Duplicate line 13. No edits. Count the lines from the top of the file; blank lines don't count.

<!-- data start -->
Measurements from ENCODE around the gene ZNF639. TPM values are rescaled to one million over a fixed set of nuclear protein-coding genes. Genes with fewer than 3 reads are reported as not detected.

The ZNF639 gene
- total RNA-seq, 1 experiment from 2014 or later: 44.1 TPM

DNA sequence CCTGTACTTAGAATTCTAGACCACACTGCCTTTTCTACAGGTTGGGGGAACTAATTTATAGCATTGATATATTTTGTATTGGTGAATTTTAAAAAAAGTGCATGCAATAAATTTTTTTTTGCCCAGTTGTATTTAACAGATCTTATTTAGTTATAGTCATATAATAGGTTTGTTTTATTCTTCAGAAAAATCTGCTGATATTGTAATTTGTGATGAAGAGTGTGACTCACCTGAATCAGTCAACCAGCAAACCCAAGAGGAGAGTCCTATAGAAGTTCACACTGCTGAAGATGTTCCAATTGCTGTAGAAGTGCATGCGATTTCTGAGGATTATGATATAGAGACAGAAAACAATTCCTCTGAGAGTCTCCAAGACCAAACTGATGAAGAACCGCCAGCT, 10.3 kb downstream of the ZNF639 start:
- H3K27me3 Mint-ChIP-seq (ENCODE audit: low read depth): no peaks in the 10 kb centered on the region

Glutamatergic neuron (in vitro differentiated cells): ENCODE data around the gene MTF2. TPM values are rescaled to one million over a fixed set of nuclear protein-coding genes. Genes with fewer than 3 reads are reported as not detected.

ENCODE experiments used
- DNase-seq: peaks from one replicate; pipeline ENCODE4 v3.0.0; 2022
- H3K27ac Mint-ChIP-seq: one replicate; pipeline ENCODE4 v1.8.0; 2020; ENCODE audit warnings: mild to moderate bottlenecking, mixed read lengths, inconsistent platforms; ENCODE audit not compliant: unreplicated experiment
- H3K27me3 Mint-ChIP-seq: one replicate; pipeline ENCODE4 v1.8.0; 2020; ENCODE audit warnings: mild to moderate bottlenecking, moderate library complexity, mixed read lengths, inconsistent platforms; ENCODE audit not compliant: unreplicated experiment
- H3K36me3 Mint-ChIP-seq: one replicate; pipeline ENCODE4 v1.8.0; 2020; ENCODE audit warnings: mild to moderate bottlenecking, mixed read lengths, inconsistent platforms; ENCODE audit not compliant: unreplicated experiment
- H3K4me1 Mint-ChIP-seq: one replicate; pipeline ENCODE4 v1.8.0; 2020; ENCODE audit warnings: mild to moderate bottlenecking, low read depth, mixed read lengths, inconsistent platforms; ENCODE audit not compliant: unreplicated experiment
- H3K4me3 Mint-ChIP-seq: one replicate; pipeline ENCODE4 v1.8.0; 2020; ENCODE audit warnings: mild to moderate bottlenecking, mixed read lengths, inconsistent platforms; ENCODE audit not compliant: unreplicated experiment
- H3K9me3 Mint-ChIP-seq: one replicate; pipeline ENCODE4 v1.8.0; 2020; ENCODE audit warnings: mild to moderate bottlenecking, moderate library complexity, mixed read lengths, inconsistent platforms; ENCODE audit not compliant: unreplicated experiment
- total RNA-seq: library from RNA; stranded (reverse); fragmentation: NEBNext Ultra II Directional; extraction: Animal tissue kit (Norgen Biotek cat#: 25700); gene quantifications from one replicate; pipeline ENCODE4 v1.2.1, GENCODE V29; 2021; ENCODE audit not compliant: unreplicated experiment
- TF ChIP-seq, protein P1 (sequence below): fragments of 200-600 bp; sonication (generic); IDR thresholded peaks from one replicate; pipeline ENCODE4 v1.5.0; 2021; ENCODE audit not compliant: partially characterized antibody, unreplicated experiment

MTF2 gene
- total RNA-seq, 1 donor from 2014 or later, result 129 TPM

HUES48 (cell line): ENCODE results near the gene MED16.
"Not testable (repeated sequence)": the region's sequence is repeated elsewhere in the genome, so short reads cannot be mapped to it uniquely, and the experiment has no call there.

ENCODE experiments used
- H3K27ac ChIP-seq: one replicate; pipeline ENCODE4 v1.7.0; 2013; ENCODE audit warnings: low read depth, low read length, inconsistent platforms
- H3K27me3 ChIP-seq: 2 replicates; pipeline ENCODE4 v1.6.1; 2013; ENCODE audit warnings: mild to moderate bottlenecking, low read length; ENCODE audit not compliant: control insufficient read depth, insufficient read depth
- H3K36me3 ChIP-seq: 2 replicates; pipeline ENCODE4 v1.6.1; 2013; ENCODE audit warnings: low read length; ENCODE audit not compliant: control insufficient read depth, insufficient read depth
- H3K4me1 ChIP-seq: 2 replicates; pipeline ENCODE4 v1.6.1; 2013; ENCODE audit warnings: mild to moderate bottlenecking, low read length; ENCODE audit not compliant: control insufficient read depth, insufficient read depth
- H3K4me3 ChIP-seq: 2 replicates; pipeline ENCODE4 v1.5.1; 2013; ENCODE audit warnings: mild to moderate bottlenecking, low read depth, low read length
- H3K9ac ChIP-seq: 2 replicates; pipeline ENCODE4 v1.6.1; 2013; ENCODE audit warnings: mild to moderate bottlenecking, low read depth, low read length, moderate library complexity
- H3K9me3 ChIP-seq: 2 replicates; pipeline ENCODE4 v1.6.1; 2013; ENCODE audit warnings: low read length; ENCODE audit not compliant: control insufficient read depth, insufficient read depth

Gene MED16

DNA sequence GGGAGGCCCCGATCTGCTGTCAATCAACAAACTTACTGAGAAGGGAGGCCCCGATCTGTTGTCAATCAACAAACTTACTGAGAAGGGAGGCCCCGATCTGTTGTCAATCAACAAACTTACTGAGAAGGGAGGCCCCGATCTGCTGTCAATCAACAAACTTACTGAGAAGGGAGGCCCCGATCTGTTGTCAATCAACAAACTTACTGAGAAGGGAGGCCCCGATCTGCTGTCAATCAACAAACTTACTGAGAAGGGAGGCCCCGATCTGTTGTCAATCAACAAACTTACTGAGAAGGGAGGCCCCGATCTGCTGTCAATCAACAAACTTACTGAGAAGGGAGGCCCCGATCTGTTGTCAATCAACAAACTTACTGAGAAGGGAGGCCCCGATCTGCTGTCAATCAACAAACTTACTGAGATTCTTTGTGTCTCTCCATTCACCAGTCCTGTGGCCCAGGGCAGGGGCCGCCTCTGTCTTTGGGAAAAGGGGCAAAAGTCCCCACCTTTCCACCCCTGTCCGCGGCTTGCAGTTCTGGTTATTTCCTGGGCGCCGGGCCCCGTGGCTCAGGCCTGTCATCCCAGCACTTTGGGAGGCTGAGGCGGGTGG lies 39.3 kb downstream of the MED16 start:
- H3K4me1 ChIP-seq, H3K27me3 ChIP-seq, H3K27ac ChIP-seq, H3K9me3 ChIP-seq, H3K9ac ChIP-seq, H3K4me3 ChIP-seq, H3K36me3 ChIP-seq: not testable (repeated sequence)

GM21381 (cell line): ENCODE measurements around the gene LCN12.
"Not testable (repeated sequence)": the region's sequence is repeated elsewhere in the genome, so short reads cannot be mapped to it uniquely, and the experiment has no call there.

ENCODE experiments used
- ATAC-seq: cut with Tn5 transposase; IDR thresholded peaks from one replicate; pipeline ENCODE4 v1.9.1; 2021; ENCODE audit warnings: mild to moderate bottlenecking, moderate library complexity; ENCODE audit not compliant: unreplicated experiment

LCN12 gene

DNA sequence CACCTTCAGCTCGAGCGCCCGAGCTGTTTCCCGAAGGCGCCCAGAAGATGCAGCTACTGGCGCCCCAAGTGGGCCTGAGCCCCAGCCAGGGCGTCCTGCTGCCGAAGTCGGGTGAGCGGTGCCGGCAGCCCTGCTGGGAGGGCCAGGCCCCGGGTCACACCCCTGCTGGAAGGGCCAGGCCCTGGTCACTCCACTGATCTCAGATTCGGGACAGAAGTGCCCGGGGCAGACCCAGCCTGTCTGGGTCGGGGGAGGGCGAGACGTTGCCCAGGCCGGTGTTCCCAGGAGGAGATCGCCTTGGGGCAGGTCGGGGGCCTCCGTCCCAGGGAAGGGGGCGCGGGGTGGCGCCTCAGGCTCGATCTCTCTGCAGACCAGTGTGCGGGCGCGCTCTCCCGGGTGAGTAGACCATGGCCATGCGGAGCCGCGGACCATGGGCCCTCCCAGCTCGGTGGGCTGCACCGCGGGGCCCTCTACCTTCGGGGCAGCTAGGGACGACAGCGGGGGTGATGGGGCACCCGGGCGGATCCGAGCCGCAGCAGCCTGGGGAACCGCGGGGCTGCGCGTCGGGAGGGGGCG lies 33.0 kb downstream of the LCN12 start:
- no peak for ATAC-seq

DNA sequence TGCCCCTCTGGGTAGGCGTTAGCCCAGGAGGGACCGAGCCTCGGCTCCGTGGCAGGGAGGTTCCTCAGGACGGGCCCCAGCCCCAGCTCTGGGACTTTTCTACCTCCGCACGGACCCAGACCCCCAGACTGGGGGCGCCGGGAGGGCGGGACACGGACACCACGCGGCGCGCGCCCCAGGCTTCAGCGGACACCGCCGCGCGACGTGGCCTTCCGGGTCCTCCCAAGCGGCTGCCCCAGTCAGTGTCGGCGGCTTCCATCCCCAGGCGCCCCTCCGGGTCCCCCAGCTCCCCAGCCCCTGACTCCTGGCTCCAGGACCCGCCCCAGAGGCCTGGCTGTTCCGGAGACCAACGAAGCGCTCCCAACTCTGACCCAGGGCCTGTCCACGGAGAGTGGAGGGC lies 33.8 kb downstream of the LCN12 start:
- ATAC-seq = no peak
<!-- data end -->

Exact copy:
- H3K4me3 Mint-ChIP-seq: one replicate; pipeline ENCODE4 v1.8.0; 2020; ENCODE audit warnings: mild to moderate bottlenecking, mixed read lengths, inconsistent platforms; ENCODE audit not compliant: unreplicated experiment